“I had the opportunity to meet and rub elbows with some great military pilots, some of which had moved on to becoming CAP pilots after retirement,” he said. “Those connections eventually led me to CAP members who actively were part of Army aviation.

“They sold the idea of becoming an Army aviator to me … three months later I applied, and six months later I swore in as a warrant officer candidate on my way to flight school.

“CAP offers those interested in aviation a step up above the crowded sea of qualified applicants in aviation,” Rabii said. “It is a very competitive field however you go about it, and having CAP in your background is something that really makes you stand out.

“CAP is what opened more doors than I ever imagined possible into an aviation career, and I highly recommend it for whomever sees aviation in their future in any way,” Rabii said.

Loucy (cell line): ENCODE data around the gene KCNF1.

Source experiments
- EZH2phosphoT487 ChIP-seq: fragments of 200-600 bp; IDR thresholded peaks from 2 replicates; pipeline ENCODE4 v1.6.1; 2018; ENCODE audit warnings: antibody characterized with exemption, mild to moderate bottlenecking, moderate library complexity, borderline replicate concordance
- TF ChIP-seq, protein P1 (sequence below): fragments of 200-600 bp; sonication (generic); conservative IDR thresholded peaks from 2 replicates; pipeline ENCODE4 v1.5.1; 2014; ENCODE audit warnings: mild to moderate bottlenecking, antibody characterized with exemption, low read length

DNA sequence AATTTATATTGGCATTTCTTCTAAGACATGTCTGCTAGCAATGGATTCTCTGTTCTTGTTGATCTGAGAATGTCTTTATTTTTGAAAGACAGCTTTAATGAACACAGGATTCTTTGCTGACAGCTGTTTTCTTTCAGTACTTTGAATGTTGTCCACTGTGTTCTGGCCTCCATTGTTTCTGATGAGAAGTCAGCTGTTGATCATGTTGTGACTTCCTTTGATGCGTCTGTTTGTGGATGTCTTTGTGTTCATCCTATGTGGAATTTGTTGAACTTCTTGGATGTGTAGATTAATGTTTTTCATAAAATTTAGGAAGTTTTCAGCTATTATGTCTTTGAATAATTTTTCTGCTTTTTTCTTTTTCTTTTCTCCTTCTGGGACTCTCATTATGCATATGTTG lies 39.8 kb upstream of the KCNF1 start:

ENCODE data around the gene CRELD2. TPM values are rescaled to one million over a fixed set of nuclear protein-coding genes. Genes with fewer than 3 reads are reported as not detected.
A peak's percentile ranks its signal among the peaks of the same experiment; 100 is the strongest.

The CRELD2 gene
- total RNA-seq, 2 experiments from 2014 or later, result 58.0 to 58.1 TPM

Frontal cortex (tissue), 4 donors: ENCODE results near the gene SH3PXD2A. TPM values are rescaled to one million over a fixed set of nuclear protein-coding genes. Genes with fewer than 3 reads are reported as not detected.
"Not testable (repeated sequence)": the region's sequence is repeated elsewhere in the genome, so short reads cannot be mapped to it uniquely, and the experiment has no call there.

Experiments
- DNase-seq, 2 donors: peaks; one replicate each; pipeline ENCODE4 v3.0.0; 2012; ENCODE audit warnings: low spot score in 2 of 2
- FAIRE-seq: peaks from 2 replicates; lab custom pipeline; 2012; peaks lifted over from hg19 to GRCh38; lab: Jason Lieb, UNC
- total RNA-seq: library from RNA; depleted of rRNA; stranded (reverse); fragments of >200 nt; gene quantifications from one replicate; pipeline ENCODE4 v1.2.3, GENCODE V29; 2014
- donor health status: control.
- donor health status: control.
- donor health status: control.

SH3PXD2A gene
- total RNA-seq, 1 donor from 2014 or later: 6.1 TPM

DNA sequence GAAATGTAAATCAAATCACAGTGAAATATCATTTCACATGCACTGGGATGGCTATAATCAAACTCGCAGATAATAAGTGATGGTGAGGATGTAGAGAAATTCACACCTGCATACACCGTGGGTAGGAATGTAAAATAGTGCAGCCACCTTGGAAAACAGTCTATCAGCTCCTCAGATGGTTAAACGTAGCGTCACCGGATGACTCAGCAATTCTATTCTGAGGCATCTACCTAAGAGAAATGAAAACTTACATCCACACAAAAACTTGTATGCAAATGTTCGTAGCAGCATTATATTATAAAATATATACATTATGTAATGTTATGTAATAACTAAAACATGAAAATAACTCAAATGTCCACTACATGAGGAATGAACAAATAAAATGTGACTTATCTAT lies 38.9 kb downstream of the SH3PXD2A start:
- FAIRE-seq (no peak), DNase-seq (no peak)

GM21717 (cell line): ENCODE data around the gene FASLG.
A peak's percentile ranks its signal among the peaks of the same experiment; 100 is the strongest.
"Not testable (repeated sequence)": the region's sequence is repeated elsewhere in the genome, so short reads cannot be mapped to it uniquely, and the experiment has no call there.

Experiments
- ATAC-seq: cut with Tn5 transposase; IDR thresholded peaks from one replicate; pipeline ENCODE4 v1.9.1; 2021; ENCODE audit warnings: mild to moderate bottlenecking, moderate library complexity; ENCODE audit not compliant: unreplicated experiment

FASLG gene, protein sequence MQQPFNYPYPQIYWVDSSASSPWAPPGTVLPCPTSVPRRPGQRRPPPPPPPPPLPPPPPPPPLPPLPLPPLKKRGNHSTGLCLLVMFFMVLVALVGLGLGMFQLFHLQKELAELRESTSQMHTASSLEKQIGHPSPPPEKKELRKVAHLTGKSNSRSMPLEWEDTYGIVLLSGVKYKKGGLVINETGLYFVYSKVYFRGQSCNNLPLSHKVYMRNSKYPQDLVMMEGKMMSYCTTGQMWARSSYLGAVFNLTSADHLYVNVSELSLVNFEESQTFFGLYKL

Cadet Senior Airman Ian Guest, who hopes for a U.S. Air Force career, said he enjoyed learning about the Army’s aviation missions.

“I thought it was cool that some of the pilots had a connection with CAP and … the pilots taught us a lot about their aircraft that was interesting information,” Ian said. “They didn’t just say the usual stuff, like how fast it goes and how high. They told us stuff like how the Chinook was capable of landing on water and why some models cannot.”

Rabii beamed when he showed the cadets the Black Hawk, and he challenged them to ask about anything on the chopper.

Not to be outdone, one cadet already knew some of the preflight checks on the aircraft.

“That CAP visit to my airfield at Fort Hood was incredible,” Rabii said. “Watching those cadets with wide eyes climbing all over the most sophisticated and powerful helicopters in the world was awesome.

“I felt extremely privileged being afforded the opportunity that in some way may have been directly correlated in inspiring a future military aviator. I never forget the moments that inspired me, and with hope maybe those cadets won't forget, either.”

Photos by Maj. Steve Alvarez